Not yet a traveller’s paradise
India aims at becoming one of the top 20 countries for tourism by 2025, with her wealth of culture and historical sites, untapped coastlines and serene mountain ranges. Sandeep Gupta, managing director, of Aria Hotels & Consultation Pvt. Ltd. has estimated that with the growth in international arrivals having increased to 20 million, the opportunities in the tourism industry would now be almost USD 20 billion as well as lead to the creation of an additional 1 million jobs.
Having started with Hyatt Regency Bombay in 1997-98, Gupta bought Choice Hotels India in 1999. “We expanded our footprint to almost 40 hotels, across three brands of Choice Hotels, we sold that company in 2007-2008 back to Choice and then started the JW Marriott project in 2008 on the same vision,” he explained. “As owners”, Gupta says, “we obviously want to optimize our revenue areas. For example, at JW Marriott in New Delhi, I converted the entire lobby bar and lounge bar into one bar space, so while you are checking in, you can go across and have a drink. We look at how we can maximize the revenue generating areas.”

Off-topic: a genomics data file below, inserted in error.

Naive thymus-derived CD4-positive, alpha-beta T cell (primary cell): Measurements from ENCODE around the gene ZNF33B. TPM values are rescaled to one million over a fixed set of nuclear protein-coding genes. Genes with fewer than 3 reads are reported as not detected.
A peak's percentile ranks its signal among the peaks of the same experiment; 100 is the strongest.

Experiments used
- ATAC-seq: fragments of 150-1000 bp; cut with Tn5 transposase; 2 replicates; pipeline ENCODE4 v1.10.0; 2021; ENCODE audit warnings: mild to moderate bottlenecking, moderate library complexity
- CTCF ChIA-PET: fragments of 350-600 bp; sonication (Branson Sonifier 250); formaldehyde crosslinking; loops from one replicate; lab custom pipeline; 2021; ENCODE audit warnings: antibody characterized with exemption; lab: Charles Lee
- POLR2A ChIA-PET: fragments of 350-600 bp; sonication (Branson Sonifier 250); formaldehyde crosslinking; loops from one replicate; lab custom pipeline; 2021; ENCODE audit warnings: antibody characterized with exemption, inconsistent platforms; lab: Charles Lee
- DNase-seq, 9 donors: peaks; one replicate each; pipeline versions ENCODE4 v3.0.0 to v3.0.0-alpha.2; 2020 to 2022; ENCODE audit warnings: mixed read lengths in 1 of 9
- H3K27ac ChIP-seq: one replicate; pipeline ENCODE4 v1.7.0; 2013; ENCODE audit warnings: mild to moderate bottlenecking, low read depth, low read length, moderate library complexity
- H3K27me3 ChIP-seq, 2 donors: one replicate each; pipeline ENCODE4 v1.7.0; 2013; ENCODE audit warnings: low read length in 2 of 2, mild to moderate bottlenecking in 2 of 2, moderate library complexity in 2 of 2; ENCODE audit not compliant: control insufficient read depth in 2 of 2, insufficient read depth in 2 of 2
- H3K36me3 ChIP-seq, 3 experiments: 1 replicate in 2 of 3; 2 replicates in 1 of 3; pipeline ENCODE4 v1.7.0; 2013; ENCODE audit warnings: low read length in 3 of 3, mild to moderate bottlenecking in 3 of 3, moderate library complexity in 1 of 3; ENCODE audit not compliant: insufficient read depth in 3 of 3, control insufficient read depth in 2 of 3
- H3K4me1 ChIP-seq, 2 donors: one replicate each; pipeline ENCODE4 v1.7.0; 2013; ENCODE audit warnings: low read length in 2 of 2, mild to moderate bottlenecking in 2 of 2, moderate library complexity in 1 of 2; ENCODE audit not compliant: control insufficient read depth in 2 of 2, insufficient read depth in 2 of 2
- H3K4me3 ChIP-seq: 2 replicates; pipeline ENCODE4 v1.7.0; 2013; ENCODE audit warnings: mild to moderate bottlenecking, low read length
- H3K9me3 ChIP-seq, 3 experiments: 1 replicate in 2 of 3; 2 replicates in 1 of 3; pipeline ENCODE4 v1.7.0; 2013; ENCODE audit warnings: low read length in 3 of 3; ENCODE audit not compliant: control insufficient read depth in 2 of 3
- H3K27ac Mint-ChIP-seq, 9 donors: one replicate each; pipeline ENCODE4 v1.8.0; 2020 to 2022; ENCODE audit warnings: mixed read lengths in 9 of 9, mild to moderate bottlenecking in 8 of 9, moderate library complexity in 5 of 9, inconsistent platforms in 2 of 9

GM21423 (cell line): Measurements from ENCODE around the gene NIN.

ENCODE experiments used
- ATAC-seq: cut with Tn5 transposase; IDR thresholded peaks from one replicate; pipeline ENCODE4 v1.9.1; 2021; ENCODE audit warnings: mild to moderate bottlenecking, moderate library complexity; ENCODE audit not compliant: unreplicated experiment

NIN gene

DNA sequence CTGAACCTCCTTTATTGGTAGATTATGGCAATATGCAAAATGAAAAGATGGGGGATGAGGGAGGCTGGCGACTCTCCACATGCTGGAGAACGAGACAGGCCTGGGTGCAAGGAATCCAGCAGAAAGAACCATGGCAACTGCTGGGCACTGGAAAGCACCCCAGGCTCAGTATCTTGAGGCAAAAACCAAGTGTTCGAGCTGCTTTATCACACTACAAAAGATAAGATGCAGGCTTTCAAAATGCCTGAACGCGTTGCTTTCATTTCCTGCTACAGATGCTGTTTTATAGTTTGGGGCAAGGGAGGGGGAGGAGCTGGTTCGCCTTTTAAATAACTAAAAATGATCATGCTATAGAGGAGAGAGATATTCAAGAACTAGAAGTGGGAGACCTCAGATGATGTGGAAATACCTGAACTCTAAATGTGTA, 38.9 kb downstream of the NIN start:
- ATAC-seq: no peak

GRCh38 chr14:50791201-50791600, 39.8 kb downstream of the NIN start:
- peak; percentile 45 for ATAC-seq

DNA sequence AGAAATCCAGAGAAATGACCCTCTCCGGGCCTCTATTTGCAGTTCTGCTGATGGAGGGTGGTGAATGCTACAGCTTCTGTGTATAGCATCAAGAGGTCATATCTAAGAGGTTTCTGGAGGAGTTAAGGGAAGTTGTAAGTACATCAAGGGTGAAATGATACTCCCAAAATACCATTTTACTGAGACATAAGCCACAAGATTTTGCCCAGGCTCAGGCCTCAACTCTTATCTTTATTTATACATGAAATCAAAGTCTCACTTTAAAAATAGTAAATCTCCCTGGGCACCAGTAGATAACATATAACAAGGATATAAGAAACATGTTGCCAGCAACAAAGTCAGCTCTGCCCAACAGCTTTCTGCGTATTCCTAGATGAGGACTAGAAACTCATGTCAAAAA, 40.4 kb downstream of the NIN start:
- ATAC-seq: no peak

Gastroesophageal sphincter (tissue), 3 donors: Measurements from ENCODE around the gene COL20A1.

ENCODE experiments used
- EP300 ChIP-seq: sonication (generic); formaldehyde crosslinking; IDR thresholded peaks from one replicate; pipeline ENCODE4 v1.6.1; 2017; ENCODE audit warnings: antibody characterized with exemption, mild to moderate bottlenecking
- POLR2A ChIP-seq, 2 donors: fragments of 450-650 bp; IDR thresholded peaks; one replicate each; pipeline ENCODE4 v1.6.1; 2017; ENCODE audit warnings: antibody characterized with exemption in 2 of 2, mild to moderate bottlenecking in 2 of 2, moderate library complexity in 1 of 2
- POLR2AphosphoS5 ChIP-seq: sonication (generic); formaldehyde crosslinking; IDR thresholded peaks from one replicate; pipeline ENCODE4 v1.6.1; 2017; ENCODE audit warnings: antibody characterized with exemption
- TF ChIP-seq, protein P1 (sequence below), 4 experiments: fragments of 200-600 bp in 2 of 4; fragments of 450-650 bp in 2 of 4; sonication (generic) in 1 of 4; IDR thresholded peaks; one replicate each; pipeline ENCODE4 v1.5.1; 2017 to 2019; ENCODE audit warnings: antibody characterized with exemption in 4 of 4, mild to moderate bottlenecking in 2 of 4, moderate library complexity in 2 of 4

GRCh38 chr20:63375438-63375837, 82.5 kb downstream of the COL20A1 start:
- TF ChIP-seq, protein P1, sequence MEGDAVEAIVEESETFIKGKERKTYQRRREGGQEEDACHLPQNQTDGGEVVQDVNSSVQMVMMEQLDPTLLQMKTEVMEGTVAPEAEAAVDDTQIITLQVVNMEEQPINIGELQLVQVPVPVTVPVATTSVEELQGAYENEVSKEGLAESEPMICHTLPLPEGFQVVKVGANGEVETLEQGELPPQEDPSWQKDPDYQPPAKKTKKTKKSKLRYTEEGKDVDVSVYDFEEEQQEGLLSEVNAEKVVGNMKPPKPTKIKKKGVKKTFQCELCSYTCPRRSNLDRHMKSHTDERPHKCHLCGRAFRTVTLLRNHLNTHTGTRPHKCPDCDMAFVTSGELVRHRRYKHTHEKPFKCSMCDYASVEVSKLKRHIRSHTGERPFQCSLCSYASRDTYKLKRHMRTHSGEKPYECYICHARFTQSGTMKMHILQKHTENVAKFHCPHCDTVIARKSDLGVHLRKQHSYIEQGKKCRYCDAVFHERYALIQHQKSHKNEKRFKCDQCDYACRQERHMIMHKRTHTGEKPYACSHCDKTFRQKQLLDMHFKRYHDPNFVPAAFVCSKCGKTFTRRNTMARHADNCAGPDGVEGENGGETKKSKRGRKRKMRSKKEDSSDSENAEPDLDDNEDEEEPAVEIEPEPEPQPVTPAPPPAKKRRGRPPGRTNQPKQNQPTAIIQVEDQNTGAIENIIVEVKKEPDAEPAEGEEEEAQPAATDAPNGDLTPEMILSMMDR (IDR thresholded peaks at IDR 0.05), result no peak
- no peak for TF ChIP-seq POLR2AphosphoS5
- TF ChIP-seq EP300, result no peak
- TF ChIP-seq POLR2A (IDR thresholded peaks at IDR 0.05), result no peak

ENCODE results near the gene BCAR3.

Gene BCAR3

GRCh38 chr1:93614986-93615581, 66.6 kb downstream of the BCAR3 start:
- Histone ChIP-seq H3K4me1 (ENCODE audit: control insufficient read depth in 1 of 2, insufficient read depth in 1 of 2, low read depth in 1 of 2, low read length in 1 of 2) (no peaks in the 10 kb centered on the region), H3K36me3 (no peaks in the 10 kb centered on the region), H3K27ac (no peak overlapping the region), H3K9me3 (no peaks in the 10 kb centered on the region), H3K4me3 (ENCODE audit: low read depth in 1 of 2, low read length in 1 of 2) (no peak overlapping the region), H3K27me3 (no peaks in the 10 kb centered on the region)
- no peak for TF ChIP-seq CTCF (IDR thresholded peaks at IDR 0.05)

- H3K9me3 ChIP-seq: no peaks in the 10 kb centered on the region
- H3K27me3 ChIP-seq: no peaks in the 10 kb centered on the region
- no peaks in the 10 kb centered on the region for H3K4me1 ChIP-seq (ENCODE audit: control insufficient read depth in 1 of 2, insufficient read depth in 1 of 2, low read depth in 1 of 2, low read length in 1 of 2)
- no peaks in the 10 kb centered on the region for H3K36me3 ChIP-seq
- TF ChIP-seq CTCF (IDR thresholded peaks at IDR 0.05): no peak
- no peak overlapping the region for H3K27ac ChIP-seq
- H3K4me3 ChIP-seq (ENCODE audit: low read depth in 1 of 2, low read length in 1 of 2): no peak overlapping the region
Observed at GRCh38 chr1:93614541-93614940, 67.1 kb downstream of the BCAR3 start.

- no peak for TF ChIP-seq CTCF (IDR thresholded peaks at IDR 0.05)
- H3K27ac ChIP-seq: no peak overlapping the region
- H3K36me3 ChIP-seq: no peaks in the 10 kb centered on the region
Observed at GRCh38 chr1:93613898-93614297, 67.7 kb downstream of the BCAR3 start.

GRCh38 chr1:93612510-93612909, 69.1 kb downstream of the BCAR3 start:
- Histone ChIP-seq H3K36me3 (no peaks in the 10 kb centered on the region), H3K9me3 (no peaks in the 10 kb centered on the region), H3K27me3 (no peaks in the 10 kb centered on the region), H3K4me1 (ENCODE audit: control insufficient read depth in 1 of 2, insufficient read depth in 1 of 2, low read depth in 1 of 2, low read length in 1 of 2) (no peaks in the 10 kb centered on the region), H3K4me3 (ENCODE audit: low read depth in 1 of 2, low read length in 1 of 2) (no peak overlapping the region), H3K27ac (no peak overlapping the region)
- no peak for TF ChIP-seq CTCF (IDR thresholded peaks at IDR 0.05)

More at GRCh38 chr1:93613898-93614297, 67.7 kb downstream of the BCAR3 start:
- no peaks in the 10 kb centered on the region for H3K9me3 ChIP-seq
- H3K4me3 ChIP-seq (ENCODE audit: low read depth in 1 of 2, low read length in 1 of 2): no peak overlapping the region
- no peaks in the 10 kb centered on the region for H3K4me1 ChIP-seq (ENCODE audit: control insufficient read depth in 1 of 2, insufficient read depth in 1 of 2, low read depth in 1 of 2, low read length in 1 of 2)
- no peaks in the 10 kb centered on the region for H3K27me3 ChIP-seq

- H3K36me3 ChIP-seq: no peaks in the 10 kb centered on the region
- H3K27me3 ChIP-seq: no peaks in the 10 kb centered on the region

When asked to list three things that the government needs to do to for us to see an improvement in this sector, Gupta feels the first improvement would obviously be related to taxation. “Hotels in India are still considered luxurious and the bigger cities have luxury products which are still taxed at 28%. This has to be rational and uniform and it has to be affordable even for local or domestic tourism.”
The second point Gupta mentions is connectivity. “I’m not only referring to air traffic but surface transport as well. You need to make sure that travelling from point A to B to C is easy,” feels Gupta. And the third improvement required, he says, is more advertising and marketing, especially abroad, which has to be done on a large scale.
Gupta feels that while Incredible India is on the right track to promote India as a destination, we still have a long way to go to achieve the number of tourists we should have visiting our country. However, the increase in the number of street, jazz and food festivals along with the use of national architectural sites for events, has gone a long way in promoting Indian tourism on a global platform. “I’m hopeful to see a far higher number of tourists in the years to come,” Gupta says.